Since 1993, the Japanese Inakadate village has turned its rice fields into artworks. By tapping into their heritage as a region for farming, they produce stunning rice paddy art by planting various kinds of rice with intricate designs. The current project features two iconic female portraits from Eastern and Western art history.
On one side is the famous Mona Lisa painted by Renaissance master Leonardo da Vinci and on the other side is Japanese artist of the 19th and 20th century Seiki Kuroda’s work Lakeside, which includes the portrait of the wife of his Taneko Kaneko. Both figures were created by planting seven different varieties of rice, which, when fully bloomed, will help create the required amount of contrast that mimics the depth and colors of real paintings.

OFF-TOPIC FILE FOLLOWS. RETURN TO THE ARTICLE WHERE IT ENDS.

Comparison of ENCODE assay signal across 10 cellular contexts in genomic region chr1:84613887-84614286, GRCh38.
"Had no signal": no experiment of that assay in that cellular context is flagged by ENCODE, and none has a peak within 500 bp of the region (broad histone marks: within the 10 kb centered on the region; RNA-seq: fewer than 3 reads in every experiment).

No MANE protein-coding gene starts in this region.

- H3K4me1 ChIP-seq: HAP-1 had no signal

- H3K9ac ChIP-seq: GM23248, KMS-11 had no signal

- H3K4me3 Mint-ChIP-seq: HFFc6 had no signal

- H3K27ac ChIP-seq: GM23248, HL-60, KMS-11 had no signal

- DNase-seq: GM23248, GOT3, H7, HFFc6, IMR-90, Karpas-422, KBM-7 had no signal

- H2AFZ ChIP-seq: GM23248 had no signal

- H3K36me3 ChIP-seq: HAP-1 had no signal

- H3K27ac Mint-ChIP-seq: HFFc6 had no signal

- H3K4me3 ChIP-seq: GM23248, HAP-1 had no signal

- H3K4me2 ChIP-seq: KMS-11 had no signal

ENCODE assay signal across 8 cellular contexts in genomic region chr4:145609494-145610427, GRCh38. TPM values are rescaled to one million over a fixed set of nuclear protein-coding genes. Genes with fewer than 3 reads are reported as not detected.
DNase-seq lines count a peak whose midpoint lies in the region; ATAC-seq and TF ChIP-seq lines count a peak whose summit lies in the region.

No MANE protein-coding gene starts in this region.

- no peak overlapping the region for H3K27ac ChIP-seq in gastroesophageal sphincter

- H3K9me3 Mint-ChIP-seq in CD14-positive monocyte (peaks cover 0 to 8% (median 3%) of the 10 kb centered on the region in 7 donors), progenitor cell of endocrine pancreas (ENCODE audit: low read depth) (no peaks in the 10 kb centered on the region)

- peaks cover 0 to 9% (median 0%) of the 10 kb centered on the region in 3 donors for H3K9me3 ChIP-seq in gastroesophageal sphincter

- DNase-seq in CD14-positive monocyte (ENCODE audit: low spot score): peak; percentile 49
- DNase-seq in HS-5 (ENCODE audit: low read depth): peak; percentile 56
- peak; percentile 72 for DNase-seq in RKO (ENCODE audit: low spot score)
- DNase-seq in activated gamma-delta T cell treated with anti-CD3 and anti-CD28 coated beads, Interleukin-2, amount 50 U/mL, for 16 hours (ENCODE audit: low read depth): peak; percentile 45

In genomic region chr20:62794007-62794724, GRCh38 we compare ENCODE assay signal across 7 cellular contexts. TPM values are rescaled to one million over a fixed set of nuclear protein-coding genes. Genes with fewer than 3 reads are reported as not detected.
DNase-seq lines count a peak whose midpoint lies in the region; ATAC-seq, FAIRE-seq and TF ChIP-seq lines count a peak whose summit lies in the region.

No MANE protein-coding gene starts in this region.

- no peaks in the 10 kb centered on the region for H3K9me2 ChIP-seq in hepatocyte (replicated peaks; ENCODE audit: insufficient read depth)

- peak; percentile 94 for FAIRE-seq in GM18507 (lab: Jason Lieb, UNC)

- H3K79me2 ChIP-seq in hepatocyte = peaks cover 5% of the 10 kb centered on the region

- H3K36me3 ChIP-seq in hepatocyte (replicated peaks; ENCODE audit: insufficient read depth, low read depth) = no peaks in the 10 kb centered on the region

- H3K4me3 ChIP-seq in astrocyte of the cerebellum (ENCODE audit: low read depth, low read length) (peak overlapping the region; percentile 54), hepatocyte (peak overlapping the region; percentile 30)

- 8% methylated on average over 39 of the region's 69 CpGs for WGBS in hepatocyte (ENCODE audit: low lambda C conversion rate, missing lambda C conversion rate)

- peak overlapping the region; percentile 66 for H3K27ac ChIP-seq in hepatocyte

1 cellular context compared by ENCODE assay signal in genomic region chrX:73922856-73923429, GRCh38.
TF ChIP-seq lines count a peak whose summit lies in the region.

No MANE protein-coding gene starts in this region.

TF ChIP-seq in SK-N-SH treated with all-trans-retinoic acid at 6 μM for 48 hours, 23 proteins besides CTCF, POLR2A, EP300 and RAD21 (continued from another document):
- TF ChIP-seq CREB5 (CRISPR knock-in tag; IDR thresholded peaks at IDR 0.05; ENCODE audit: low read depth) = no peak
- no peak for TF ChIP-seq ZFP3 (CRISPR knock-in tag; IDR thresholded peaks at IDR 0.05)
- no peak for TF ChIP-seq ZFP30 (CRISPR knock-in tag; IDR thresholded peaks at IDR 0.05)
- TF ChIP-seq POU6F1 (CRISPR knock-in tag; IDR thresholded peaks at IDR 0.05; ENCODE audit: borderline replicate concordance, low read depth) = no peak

Due to the sheer size of rice paddy art, it takes a lot of planning to implement it adequately. A former High school instructor Atsushi Yamamoto is responsible for the intricate designs of Inakadate; he uses a computer to convert the original design’s color schemes into something reproducible using just seven colors of field rice.
The rice paddy art of this year is available to view between mid-June and the beginning of October. You can also follow Inakadate Village on Facebook to see more images that show their work on rice. Inakadate Village also shares their art through their website, which shares the natural changes in the color of the rice paddy with photos every day from the beginning of October.
The Japanese town of Inakadate is well-known in the world of rice-paddy arts, created by precise placing and planting seven shades of rice field crops.
The year was the year they took two iconic female portraits of art history: Mona Lisa as well as Taneko Kaneko.